In my last post, I spoke of the superficialities of our post-modern culture and the breakdown in true community. Of course, the breakdown of relationship started long before the Industrial Revolution. It started all the way back in the earliest days of mankind, when we first turned from God in disbelief, distrust and rebellion. The despair in much of our culture comes from the unraveling of human relationships in the context of an already dissevered relationship with God. It is hell as described by CS Lewis at the beginning of The Great Divorce: growing and spreading isolation from each other while ever apart from God.
In light of that, the community that is the Church should be the double cure for our ills. In the community of the Church, we should hear of the Savior that came to restore us to God and to one another. In the Church, we should find forgiveness and reconciliation rather than shame and isolation. In the Church, we should find an interdependency that brings both purpose and fulfillment to all its members (there are no insignificant members of the Church). In the Church, we should find the freedom to truly open up and begin to know and love one another without playing games or wearing masks. Jesus prayed that the members of His Church would be one as He and the Father are One (John 17:11,20-23). But you don’t need me to tell you that we are a long way from “spot on” when it comes to these things.
In general, my observations lead me to conclude that we have been conditioned either to avoid (those we don’t like, those we have a conflict with, those whose views or values diverge significantly from our own) or to pretend. The result is either irritable isolation or a frivolous masquerade, and there’s not much to get excited about with either. The despair begins to creep…. But the Gospel sets before us a very different picture.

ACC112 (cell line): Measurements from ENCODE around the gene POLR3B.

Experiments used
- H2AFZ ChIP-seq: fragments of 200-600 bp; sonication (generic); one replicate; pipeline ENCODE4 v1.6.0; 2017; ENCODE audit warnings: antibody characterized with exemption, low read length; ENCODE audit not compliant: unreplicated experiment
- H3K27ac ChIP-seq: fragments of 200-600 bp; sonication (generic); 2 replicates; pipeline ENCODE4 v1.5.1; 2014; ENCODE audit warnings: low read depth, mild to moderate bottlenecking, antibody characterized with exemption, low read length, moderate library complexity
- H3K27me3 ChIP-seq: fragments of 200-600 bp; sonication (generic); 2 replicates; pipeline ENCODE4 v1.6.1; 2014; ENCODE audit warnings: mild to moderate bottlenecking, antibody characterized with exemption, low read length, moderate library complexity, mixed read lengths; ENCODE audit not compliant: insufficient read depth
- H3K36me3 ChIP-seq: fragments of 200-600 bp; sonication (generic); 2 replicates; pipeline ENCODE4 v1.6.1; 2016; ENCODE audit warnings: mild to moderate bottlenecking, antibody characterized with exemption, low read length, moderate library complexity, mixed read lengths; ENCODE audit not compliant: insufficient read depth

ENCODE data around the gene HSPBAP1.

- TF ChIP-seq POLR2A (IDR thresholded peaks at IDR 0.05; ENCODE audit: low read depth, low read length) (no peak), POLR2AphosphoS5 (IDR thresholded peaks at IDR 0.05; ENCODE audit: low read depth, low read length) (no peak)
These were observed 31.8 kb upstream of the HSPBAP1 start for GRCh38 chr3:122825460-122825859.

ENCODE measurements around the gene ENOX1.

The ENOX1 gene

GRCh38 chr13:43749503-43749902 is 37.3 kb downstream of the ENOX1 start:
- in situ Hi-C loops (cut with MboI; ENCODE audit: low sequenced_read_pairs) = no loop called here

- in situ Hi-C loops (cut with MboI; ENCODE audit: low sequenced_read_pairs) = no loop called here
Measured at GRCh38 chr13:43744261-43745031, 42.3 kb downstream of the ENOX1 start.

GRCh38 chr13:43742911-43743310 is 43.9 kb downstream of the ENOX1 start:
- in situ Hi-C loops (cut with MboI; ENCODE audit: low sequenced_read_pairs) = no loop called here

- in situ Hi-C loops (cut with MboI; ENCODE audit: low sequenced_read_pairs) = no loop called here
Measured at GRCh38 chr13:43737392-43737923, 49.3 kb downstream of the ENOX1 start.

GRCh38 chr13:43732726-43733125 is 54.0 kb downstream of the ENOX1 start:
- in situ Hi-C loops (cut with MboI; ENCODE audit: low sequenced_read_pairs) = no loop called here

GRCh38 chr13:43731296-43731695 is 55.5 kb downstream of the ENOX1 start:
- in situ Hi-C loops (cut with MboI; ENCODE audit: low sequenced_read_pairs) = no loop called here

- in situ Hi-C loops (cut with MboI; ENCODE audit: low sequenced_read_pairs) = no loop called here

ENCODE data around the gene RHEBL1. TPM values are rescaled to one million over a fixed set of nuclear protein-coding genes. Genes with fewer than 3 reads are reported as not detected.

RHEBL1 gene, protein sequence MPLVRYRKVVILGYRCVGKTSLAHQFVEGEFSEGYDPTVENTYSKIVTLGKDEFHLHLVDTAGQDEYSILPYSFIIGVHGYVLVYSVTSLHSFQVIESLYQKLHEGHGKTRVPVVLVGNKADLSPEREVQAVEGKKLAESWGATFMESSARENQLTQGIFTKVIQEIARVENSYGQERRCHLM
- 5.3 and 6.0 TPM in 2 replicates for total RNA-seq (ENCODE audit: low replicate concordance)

In Christ Jesus, we see God engaging fallen mankind rather than withdrawing. Though He is radically different from us, yet the relationship holds because He chooses to love us in spite of ourselves.
So what of the Church? The Church is the redeemed of God. God calls sinners like you and me to Himself from every condition, background, and ethnicity—people we would not naturally dare (or want!) to associate with. How does the Body of Christ, the Church, hold together? Not by human mechanisms. If the Church operates as the world, we get superficiality or distance. Rather, Jesus commands (!) us to love one another as He has loved us. No pretending. Painful at times. Learning to forgive and seek forgiveness. Willingly entering into relationship with those with whom we radically differ at points and loving them in spite of themselves (and letting them love us in spite of ourselves).
Only when we follow Christ in this way will we begin to regain our true humanity and find a vibrant and substantial community that feels worth engaging and embracing. And the world will want in on the action.
A new commandment I give to you, that you love one another; just as I have loved you, you also are to love one another. By this all people will know that you are my disciples, if you have love for one another. John 13:34-35